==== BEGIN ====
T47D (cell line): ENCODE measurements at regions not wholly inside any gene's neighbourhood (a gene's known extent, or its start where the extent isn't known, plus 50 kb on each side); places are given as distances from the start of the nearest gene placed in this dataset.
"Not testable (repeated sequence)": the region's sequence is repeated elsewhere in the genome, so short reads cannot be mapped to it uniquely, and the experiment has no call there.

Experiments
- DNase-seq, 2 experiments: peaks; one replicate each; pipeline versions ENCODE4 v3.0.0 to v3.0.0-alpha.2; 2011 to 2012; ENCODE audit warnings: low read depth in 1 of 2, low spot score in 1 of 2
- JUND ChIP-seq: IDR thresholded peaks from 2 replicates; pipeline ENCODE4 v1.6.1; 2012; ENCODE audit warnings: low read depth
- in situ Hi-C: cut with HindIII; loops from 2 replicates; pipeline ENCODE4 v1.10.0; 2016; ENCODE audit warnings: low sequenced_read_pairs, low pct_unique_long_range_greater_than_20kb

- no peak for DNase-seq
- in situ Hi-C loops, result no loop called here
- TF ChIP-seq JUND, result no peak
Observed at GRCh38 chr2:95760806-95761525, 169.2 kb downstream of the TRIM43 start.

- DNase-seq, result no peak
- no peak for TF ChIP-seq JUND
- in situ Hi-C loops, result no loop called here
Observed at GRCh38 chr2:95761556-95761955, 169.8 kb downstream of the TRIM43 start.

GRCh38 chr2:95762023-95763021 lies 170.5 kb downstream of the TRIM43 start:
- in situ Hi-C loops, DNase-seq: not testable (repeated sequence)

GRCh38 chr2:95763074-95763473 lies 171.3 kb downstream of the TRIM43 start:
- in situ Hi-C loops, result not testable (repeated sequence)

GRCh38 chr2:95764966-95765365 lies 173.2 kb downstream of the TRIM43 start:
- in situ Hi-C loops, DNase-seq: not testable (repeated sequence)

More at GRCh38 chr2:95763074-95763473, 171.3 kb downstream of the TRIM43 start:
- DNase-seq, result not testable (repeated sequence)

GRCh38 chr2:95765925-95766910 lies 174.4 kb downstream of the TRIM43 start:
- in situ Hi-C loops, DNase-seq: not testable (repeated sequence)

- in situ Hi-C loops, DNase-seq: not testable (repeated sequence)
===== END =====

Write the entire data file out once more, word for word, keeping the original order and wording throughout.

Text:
T47D (cell line): ENCODE measurements at regions not wholly inside any gene's neighbourhood (a gene's known extent, or its start where the extent isn't known, plus 50 kb on each side); places are given as distances from the start of the nearest gene placed in this dataset.
"Not testable (repeated sequence)": the region's sequence is repeated elsewhere in the genome, so short reads cannot be mapped to it uniquely, and the experiment has no call there.

Experiments
- DNase-seq, 2 experiments: peaks; one replicate each; pipeline versions ENCODE4 v3.0.0 to v3.0.0-alpha.2; 2011 to 2012; ENCODE audit warnings: low read depth in 1 of 2, low spot score in 1 of 2
- JUND ChIP-seq: IDR thresholded peaks from 2 replicates; pipeline ENCODE4 v1.6.1; 2012; ENCODE audit warnings: low read depth
- in situ Hi-C: cut with HindIII; loops from 2 replicates; pipeline ENCODE4 v1.10.0; 2016; ENCODE audit warnings: low sequenced_read_pairs, low pct_unique_long_range_greater_than_20kb

- no peak for DNase-seq
- in situ Hi-C loops, result no loop called here
- TF ChIP-seq JUND, result no peak
Observed at GRCh38 chr2:95760806-95761525, 169.2 kb downstream of the TRIM43 start.

- DNase-seq, result no peak
- no peak for TF ChIP-seq JUND
- in situ Hi-C loops, result no loop called here
Observed at GRCh38 chr2:95761556-95761955, 169.8 kb downstream of the TRIM43 start.

GRCh38 chr2:95762023-95763021 lies 170.5 kb downstream of the TRIM43 start:
- in situ Hi-C loops, DNase-seq: not testable (repeated sequence)

GRCh38 chr2:95763074-95763473 lies 171.3 kb downstream of the TRIM43 start:
- in situ Hi-C loops, result not testable (repeated sequence)

GRCh38 chr2:95764966-95765365 lies 173.2 kb downstream of the TRIM43 start:
- in situ Hi-C loops, DNase-seq: not testable (repeated sequence)

More at GRCh38 chr2:95763074-95763473, 171.3 kb downstream of the TRIM43 start:
- DNase-seq, result not testable (repeated sequence)

GRCh38 chr2:95765925-95766910 lies 174.4 kb downstream of the TRIM43 start:
- in situ Hi-C loops, DNase-seq: not testable (repeated sequence)

- in situ Hi-C loops, DNase-seq: not testable (repeated sequence)